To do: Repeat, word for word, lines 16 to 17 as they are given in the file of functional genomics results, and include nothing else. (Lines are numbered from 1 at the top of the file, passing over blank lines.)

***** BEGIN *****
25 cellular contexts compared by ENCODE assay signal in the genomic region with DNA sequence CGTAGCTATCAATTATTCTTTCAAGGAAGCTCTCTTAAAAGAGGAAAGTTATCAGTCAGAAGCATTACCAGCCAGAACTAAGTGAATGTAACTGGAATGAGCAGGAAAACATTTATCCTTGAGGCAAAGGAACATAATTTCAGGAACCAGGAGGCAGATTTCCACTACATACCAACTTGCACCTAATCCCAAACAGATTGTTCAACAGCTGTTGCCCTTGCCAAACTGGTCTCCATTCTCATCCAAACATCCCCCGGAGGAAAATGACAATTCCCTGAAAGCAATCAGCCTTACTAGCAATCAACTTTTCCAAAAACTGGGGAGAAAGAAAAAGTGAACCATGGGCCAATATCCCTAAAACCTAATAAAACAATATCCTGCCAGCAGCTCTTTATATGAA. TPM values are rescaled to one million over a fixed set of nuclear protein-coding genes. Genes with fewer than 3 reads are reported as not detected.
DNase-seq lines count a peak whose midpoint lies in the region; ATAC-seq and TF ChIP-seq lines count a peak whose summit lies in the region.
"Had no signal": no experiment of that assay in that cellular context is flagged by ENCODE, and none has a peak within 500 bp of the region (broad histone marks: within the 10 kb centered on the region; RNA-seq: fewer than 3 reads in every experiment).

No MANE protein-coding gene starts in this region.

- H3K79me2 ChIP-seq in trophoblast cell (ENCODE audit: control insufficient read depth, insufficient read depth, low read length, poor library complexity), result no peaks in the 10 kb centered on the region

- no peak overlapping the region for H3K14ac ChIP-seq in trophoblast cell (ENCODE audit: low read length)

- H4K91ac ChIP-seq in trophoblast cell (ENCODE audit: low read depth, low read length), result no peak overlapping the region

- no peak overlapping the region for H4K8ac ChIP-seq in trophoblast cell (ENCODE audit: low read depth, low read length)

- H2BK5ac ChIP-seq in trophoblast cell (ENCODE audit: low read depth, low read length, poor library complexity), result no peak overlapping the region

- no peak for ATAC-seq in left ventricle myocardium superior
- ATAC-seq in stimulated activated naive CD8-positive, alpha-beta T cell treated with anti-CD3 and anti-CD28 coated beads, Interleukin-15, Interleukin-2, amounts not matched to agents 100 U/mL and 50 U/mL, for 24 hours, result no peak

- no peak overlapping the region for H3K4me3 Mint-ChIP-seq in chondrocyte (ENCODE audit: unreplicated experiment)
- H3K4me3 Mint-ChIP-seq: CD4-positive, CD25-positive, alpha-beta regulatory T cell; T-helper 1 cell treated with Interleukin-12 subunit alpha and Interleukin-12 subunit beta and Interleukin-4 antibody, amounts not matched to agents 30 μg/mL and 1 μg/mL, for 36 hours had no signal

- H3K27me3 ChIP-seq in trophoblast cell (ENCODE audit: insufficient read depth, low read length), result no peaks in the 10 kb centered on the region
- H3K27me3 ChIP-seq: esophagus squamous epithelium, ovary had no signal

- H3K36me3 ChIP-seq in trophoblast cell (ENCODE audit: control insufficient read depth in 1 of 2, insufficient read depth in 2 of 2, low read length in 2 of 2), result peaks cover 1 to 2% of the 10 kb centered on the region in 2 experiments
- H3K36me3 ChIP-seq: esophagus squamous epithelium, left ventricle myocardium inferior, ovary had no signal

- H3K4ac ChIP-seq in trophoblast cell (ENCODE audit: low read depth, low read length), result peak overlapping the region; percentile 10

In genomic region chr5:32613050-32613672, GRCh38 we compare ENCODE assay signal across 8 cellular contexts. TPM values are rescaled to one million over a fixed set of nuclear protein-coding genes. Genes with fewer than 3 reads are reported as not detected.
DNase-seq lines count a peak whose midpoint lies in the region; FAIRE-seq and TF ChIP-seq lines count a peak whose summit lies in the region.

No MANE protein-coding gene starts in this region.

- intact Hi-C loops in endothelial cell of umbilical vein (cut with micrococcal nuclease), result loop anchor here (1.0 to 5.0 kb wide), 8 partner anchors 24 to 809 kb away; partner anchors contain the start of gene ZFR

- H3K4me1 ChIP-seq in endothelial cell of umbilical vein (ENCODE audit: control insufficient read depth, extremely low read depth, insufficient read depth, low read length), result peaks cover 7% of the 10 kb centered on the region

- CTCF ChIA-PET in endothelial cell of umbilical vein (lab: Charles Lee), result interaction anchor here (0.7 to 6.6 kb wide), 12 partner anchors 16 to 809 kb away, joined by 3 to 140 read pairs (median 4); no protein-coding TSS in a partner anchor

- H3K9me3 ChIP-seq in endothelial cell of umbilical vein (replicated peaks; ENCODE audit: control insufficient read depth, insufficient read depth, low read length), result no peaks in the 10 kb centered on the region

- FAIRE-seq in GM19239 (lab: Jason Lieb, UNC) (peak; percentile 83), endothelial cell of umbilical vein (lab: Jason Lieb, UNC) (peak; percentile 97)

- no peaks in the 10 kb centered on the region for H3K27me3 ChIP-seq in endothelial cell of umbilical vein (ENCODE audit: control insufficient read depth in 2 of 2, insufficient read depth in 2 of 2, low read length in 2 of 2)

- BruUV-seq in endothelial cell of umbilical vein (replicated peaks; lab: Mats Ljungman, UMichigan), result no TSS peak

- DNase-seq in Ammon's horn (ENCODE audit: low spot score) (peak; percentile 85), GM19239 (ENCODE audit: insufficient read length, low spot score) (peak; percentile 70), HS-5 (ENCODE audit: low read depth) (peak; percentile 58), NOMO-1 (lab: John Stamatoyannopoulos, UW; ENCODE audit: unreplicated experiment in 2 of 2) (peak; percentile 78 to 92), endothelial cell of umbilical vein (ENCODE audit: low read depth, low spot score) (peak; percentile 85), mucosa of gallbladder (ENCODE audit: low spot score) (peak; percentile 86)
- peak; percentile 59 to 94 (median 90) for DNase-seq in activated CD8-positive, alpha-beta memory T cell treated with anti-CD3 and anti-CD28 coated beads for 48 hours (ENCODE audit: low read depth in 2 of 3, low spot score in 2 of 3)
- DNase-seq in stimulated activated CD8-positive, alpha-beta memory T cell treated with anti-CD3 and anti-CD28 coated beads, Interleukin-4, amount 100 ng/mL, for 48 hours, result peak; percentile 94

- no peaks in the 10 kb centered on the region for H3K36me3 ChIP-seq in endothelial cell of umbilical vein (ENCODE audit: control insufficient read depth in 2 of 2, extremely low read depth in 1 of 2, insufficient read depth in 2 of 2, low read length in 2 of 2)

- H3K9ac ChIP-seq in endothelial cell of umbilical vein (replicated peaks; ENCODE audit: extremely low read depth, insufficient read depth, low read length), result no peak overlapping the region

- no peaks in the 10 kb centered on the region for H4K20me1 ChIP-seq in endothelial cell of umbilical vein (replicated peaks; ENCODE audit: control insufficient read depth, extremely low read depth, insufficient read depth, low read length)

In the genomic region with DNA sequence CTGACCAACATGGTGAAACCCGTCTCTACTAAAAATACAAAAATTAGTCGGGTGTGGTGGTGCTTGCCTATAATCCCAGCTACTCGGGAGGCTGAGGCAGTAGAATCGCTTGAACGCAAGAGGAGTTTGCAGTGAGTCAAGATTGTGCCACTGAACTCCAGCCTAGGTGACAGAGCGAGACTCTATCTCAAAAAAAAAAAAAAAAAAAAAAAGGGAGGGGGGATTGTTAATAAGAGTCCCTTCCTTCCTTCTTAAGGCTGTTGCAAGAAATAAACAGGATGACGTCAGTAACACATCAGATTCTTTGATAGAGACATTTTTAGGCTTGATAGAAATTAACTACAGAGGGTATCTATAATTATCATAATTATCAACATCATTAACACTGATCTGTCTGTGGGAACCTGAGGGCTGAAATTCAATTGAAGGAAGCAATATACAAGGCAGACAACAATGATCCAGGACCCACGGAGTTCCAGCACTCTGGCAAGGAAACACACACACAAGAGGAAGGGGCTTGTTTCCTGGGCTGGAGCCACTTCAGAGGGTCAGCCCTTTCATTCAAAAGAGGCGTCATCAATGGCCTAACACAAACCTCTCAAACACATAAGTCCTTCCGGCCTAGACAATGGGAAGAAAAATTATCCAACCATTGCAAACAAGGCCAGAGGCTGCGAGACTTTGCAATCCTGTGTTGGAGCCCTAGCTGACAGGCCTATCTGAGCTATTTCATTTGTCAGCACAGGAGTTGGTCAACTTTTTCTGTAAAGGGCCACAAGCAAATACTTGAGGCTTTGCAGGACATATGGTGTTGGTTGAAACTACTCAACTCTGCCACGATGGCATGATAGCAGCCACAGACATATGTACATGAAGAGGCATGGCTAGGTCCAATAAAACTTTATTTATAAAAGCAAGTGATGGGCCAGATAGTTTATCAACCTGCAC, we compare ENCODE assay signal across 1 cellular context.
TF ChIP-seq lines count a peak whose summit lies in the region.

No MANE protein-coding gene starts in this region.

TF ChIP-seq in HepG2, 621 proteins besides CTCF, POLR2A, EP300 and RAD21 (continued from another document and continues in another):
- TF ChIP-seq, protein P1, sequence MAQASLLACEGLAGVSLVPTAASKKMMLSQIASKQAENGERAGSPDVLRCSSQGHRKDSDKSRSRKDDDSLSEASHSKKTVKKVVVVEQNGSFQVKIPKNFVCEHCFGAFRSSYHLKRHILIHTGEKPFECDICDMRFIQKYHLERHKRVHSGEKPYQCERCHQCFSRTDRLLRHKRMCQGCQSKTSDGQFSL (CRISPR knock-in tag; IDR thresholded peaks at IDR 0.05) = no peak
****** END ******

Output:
- H3K36me3 ChIP-seq in trophoblast cell (ENCODE audit: control insufficient read depth in 1 of 2, insufficient read depth in 2 of 2, low read length in 2 of 2), result peaks cover 1 to 2% of the 10 kb centered on the region in 2 experiments
- H3K36me3 ChIP-seq: esophagus squamous epithelium, left ventricle myocardium inferior, ovary had no signal